The recommendation of Denver's Olympics Exploratory Committee is in: Denver and Colorado should pursue a Winter Olympics.
The committee's green light is the first step to paving the way for the games to come to the state in the years ahead. But it's not without caveats.
The exploratory committee released a 231-page report (PDF) on June 1 endorsing a "new approach" for hosting the games. The report recommends that private financing be secured "to safeguard Colorado residents from any budget overruns associated with hosting the Winter Games" - a problem for many other cities in the past. It also calls for a statewide vote around 2020 to endorse the games.
Both Denver Mayor Michael Hancock, who commissioned the report, and Gov. John Hickenlooper voiced support for the recommendation to bring the games as well as for the approach.
"A statewide referendum gives Coloradans the chance to weigh in on the potential to host a Winter Games," Hickenlooper said in a statement. "We handle crowds much greater than the typical Winter Games attendance without significant congestion or other impacts to the state. This report shows how a Winter Games could provide long term economic, social and environmental benefits."
The report includes a plan where no "direct funding" would come from public entities or taxpayers. The plan also would not require state or local taxpayers to be financially responsible for any losses resulting from games. Other provisions called for in the report include:
- The provision of "a level of transparency to the public-at-large"
- A focus on the "legacy or temporary use of venues rather than constructing new ones"
- Minimizing environmental impacts
- Exploring ways the Winter Games can "be a catalyst for creative solutions to pressing challenges, such as traffic congestion and affordable housing."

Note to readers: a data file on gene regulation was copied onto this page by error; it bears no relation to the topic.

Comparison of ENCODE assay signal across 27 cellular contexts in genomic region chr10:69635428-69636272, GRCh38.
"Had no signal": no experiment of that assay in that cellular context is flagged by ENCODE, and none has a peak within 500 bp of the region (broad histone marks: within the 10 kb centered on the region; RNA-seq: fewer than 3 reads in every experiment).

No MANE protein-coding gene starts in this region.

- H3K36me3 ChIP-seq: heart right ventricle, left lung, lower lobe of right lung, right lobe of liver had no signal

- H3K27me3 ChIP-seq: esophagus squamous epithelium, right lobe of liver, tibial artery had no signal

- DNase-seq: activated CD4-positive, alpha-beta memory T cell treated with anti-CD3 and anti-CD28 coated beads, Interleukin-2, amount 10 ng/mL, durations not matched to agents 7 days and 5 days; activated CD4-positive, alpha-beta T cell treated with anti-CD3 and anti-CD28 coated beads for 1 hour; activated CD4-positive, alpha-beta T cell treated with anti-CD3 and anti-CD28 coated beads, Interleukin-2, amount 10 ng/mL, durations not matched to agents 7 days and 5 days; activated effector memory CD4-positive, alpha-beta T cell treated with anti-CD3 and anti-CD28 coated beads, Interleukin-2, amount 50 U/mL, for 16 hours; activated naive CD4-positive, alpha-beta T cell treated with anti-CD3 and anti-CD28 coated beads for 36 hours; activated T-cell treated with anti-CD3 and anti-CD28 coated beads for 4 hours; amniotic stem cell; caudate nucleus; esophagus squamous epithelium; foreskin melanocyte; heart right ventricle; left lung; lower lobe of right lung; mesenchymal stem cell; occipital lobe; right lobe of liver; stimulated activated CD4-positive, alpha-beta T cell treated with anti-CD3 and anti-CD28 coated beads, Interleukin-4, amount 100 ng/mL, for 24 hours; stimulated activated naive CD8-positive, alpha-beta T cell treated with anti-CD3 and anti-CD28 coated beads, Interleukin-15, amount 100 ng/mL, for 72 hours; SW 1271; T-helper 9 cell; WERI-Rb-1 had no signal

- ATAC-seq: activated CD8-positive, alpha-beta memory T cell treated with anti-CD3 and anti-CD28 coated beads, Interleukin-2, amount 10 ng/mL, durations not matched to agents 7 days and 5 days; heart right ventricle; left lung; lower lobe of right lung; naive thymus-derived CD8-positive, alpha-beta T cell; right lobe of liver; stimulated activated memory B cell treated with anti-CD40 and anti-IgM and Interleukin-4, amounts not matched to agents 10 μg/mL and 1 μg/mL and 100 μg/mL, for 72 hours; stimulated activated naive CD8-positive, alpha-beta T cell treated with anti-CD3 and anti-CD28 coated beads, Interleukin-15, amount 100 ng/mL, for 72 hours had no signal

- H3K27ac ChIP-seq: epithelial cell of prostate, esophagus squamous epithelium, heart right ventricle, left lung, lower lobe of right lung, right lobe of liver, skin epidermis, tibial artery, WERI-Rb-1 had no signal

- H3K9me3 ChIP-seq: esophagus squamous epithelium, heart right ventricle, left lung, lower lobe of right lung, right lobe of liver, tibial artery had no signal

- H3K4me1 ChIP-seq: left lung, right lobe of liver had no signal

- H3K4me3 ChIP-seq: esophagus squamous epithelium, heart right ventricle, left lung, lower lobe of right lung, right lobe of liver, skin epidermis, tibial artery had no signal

After a first skim of the report, supporters of NOlympics Colorado remained critical of the costs of Olympics and the motives of the Denver Olympics Exploratory Committee. The committee includes representatives from business, sports and government.
Christine O'Connor, a longtime neighborhood leader and NOlympics backer, called the report's recommendation for a statewide vote "good news, if they follow through with that."
"Meanwhile, we are not going to abandon our Denver city ballot initiative," O'Connor added.
That vote, which could take place either this fall or next spring, would occur only in Denver because of its role as bidder and host city of any Olympics. One draft of NOlympics ballot language provided to KUNC states that "any action" by Denver to "provide physical or financial resources for Olympic Games" would trigger a vote by residents of the city.
The draft also states that a vote would be required if the city intends to act as financial guarantor for the games, or wants to use funds for public safety or other personnel.
As for the report's recommendation to privately finance any games without burdening taxpayers, O'Connor said, "promises, promises."
"Already they've changed the dollar amount that they expect to get from the International Olympic Committee for a Winter Olympics," she said. "It's gone from $950 million down to $559 million. These numbers are constantly changing. I don't believe that there really is any risk management gimmick or private insurance tool that can completely eliminate the risks to the taxpayers."
Denver was awarded the Winter Games of 1976, but voters rallied to reject the Olympics' use of tax money. Former Gov. Richard Lamm was instrumental in that process and echoed sentiments similar to O'Connor.
"To me, hosting the Olympics is a massive diversion from solving the problems Denver is faced with," Lamm said. "It takes our civic eye off the problems themselves and places them on a financially risky winter sports event in the time of global warming."